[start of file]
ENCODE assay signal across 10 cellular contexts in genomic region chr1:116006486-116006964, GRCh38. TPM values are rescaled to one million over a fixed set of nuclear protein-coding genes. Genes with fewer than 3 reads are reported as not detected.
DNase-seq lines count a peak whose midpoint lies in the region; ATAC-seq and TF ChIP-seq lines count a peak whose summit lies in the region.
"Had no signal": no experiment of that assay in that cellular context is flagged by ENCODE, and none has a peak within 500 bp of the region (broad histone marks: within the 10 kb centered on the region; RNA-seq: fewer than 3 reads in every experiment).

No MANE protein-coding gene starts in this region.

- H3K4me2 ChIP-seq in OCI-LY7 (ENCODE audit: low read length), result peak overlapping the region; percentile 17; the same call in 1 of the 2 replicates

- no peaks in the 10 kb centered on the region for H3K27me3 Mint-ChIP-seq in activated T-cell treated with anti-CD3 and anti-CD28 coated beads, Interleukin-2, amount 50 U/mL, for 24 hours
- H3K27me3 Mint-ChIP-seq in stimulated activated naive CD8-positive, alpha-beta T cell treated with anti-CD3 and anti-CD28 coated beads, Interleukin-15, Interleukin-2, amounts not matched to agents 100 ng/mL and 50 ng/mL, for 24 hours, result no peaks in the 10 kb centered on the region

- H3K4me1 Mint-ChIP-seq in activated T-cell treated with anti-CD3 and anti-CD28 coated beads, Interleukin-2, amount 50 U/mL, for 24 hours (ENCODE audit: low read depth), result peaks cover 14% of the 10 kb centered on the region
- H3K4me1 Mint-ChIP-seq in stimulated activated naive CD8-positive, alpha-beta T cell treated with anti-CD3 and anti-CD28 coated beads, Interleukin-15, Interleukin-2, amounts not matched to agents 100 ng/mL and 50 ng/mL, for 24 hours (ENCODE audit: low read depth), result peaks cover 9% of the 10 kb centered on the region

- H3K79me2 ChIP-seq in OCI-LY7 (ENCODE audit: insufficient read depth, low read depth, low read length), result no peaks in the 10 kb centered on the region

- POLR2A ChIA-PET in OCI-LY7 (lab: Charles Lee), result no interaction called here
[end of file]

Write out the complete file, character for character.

ENCODE assay signal across 10 cellular contexts in genomic region chr1:116006486-116006964, GRCh38. TPM values are rescaled to one million over a fixed set of nuclear protein-coding genes. Genes with fewer than 3 reads are reported as not detected.
DNase-seq lines count a peak whose midpoint lies in the region; ATAC-seq and TF ChIP-seq lines count a peak whose summit lies in the region.
"Had no signal": no experiment of that assay in that cellular context is flagged by ENCODE, and none has a peak within 500 bp of the region (broad histone marks: within the 10 kb centered on the region; RNA-seq: fewer than 3 reads in every experiment).

No MANE protein-coding gene starts in this region.

- H3K4me2 ChIP-seq in OCI-LY7 (ENCODE audit: low read length), result peak overlapping the region; percentile 17; the same call in 1 of the 2 replicates

- no peaks in the 10 kb centered on the region for H3K27me3 Mint-ChIP-seq in activated T-cell treated with anti-CD3 and anti-CD28 coated beads, Interleukin-2, amount 50 U/mL, for 24 hours
- H3K27me3 Mint-ChIP-seq in stimulated activated naive CD8-positive, alpha-beta T cell treated with anti-CD3 and anti-CD28 coated beads, Interleukin-15, Interleukin-2, amounts not matched to agents 100 ng/mL and 50 ng/mL, for 24 hours, result no peaks in the 10 kb centered on the region

- H3K4me1 Mint-ChIP-seq in activated T-cell treated with anti-CD3 and anti-CD28 coated beads, Interleukin-2, amount 50 U/mL, for 24 hours (ENCODE audit: low read depth), result peaks cover 14% of the 10 kb centered on the region
- H3K4me1 Mint-ChIP-seq in stimulated activated naive CD8-positive, alpha-beta T cell treated with anti-CD3 and anti-CD28 coated beads, Interleukin-15, Interleukin-2, amounts not matched to agents 100 ng/mL and 50 ng/mL, for 24 hours (ENCODE audit: low read depth), result peaks cover 9% of the 10 kb centered on the region

- H3K79me2 ChIP-seq in OCI-LY7 (ENCODE audit: insufficient read depth, low read depth, low read length), result no peaks in the 10 kb centered on the region

- POLR2A ChIA-PET in OCI-LY7 (lab: Charles Lee), result no interaction called here